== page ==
Hollywood scriptwriters, or the most creative Zionist storytellers, could not have written a more satisfying life-story script than the actual life and times of Moshe “Moshko” Moskowitz. Moshko was one of the great builders of the Land of Israel of the past century and he lived to see many of his far-reaching dreams and plans fulfilled. He passed away at age 96, one month ago. (His shloshim (mourning month) is this weekend.)
Because Moshko was so modest – always behind the scenes – many readers may be hearing about him for the first time, which is all the more reason to salute him in these pages. Many educational and settlement projects in the Religious-Zionist world of the past 80 years benefited from his hard work and wisdom.
Born in Bratislava, Moshko grew up in Tel Aviv, attended the Mikveh Yisrael agricultural school, and served in the Etzel and Lehi underground militias. He was one of the founders of Masuot Yitzhak in Gush Etzion in 1945, a settlement that fell to the Jordanians while he was in Cyprus teaching interned Holocaust survivors who were denied entry to British mandatory Palestine.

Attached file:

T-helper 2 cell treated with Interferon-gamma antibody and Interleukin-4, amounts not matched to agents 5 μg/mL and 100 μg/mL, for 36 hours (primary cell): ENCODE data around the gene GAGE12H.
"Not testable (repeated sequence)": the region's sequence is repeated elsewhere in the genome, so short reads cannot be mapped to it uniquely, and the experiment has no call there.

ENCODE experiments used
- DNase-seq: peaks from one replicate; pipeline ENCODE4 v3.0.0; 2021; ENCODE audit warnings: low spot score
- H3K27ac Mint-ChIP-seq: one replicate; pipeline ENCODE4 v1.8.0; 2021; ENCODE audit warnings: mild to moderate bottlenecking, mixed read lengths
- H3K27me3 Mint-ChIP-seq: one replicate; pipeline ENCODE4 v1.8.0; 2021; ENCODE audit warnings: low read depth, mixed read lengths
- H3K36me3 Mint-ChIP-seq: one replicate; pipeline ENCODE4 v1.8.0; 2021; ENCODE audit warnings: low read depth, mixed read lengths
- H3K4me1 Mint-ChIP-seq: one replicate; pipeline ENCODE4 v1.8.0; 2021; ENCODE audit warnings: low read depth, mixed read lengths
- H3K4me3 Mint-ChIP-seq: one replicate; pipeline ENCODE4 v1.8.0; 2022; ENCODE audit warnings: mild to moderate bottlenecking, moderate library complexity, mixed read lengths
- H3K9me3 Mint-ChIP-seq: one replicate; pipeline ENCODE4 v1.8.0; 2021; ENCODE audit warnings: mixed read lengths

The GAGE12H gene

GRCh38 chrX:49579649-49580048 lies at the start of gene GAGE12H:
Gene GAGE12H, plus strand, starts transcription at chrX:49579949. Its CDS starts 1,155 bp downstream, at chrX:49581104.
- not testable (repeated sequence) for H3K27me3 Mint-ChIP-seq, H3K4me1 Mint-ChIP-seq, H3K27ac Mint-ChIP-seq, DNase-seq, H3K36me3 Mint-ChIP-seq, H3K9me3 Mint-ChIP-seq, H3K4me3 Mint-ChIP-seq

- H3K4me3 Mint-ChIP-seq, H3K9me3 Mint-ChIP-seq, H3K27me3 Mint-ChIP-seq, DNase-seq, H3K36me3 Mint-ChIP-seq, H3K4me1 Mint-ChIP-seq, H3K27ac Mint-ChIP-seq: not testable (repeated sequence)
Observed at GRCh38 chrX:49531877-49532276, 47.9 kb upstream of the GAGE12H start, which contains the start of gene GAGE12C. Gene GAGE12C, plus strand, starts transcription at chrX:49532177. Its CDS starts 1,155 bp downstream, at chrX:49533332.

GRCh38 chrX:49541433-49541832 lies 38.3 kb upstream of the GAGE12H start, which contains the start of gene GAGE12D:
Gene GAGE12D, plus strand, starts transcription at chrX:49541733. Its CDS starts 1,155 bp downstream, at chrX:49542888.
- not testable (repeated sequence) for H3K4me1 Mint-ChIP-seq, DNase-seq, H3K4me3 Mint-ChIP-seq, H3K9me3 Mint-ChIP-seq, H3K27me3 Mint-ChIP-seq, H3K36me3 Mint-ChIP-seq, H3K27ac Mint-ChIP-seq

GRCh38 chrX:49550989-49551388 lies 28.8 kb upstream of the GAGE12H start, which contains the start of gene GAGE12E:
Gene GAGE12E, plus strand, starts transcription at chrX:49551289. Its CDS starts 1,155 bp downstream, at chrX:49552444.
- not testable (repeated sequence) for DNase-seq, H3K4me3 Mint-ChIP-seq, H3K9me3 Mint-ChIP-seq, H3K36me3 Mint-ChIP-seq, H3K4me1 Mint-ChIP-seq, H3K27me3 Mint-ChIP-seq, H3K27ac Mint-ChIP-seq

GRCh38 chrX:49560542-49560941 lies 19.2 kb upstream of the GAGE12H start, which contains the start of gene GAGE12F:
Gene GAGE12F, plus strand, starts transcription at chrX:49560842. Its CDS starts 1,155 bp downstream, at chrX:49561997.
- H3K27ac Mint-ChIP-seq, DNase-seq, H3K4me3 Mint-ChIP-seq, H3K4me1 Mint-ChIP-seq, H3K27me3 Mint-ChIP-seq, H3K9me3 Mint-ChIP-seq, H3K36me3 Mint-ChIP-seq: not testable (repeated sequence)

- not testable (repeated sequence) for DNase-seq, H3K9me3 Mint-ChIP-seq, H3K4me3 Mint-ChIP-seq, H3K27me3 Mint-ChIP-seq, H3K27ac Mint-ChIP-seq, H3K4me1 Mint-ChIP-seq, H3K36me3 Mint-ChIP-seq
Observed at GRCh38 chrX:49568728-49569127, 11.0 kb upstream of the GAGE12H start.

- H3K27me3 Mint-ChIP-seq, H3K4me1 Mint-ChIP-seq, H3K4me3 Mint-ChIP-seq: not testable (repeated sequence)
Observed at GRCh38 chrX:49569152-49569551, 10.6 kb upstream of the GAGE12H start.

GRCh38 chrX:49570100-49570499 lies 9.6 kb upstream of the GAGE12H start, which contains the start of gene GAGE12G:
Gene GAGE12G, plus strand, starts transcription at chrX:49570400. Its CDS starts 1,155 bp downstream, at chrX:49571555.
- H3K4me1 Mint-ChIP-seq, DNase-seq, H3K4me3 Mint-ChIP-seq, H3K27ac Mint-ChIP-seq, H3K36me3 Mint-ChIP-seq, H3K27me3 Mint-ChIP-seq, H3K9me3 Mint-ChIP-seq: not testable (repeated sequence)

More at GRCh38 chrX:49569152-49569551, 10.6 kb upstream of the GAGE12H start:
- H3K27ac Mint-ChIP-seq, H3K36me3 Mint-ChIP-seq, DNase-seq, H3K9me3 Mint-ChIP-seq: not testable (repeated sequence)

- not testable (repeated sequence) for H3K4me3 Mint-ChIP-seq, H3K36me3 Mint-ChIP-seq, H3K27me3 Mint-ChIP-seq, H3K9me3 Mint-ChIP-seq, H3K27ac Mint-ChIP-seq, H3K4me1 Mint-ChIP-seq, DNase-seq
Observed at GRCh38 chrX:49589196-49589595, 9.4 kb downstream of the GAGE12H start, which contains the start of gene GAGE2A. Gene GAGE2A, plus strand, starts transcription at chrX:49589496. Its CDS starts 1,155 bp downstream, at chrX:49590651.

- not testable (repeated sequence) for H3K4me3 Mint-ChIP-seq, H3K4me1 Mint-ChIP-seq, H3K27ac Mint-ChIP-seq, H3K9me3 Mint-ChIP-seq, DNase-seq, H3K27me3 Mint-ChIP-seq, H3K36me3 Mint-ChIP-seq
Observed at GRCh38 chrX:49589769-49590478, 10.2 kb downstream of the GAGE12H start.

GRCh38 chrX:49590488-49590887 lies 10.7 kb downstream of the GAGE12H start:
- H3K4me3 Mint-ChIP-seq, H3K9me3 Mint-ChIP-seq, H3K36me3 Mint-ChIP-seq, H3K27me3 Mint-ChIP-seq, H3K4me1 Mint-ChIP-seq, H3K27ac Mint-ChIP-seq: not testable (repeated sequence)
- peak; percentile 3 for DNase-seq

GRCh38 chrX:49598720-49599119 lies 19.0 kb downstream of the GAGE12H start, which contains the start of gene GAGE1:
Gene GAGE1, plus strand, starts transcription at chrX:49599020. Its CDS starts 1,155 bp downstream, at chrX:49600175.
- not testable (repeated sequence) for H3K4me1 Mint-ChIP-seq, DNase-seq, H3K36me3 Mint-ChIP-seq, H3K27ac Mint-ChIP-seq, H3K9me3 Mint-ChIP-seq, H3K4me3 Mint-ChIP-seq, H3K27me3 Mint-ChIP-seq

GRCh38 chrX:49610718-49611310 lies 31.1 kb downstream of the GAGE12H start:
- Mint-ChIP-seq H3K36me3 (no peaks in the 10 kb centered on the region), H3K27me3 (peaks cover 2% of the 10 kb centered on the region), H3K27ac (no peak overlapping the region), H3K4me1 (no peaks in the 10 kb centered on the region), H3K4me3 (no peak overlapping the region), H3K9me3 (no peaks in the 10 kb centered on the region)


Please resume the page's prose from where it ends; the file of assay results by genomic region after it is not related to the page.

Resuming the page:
Those experiences – meeting refugees from the Holocaust and missing the final battles for Gush Etzion in which many of his friends were killed – were the defining traumas of Moshko’s life. It led him into establishment of the Ein Tzurim and Masuot Yitzhak religious kibbutz towns in the Shafir Regional Council to replace the towns destroyed in Gush Etzion and give renewed life to widows and orphans of the original settlements. He went on to chair that regional council for 27 years, building 14 communities and many educational institutions, including Merkaz Shapira and its Or Etzion hesder yeshiva, led by his close friend Rabbi Chaim Druckman.